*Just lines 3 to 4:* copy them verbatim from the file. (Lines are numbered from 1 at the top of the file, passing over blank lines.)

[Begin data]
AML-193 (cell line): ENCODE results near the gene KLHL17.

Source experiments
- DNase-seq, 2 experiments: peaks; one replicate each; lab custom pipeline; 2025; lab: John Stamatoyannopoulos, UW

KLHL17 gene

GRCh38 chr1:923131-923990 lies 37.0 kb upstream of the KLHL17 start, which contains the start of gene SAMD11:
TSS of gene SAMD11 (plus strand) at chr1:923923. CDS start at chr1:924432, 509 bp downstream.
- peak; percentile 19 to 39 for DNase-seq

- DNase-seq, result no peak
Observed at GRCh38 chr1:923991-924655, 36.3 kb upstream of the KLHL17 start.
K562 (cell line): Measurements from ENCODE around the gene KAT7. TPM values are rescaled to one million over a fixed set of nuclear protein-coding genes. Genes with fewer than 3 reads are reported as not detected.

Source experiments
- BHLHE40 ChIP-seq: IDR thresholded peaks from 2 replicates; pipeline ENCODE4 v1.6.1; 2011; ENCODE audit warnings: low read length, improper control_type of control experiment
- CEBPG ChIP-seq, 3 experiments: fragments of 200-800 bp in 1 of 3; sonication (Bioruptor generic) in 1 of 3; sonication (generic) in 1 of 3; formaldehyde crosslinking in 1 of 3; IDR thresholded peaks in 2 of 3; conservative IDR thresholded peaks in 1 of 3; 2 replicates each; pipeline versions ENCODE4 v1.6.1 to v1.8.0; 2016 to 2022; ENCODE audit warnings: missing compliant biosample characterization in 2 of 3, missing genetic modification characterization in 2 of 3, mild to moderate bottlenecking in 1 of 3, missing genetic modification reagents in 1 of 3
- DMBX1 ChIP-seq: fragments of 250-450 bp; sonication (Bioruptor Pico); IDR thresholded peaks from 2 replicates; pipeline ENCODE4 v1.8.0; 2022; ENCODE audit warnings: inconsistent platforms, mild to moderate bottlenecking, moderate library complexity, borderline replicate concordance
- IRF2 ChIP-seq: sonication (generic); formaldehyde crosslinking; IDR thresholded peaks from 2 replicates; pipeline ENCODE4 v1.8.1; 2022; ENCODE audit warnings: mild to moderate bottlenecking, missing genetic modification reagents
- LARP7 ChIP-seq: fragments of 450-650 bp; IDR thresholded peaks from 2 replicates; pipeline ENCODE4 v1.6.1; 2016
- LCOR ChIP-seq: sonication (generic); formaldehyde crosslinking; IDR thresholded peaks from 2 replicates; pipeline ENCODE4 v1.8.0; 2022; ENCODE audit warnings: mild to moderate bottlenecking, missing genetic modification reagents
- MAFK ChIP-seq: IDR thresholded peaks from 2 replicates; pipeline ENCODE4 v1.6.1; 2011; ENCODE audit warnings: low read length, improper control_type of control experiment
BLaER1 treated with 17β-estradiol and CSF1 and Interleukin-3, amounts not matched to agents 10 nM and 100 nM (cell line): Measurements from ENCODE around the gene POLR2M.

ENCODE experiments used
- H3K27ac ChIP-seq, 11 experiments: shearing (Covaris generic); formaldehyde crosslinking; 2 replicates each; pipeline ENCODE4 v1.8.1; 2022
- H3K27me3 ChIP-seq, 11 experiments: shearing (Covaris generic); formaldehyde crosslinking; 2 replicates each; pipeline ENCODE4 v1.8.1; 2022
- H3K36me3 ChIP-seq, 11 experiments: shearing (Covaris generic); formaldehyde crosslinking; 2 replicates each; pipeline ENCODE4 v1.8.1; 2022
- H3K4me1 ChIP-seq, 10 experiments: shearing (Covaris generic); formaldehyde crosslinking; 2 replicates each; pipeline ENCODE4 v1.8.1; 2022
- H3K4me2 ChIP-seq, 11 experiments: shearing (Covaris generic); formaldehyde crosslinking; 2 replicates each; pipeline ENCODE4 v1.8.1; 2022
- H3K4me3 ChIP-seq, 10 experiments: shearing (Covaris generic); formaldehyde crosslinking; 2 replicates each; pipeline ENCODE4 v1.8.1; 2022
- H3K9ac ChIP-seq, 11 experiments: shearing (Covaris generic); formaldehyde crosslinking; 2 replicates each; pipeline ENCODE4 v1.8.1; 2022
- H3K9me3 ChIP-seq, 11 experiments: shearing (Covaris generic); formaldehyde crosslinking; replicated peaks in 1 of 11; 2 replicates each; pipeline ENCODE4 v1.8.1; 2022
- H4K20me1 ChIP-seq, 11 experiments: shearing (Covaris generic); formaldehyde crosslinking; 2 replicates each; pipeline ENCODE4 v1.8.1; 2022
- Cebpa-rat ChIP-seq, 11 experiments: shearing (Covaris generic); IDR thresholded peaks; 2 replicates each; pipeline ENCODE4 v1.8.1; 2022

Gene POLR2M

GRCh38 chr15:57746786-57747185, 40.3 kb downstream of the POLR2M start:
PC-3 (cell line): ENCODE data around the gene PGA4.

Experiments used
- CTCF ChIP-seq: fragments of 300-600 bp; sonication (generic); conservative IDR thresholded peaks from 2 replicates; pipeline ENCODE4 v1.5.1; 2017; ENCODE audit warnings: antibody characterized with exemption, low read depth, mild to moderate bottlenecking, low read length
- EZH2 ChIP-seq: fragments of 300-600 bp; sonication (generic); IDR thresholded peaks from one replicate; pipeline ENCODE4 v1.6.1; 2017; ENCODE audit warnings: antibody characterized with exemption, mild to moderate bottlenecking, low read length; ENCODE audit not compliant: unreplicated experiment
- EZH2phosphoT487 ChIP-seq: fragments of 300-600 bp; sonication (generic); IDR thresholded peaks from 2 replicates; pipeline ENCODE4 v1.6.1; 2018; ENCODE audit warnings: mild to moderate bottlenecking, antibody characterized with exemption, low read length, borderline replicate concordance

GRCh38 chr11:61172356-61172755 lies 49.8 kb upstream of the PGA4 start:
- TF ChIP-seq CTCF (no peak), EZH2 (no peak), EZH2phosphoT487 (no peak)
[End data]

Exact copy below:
- DNase-seq, 2 experiments: peaks; one replicate each; lab custom pipeline; 2025; lab: John Stamatoyannopoulos, UW

KLHL17 gene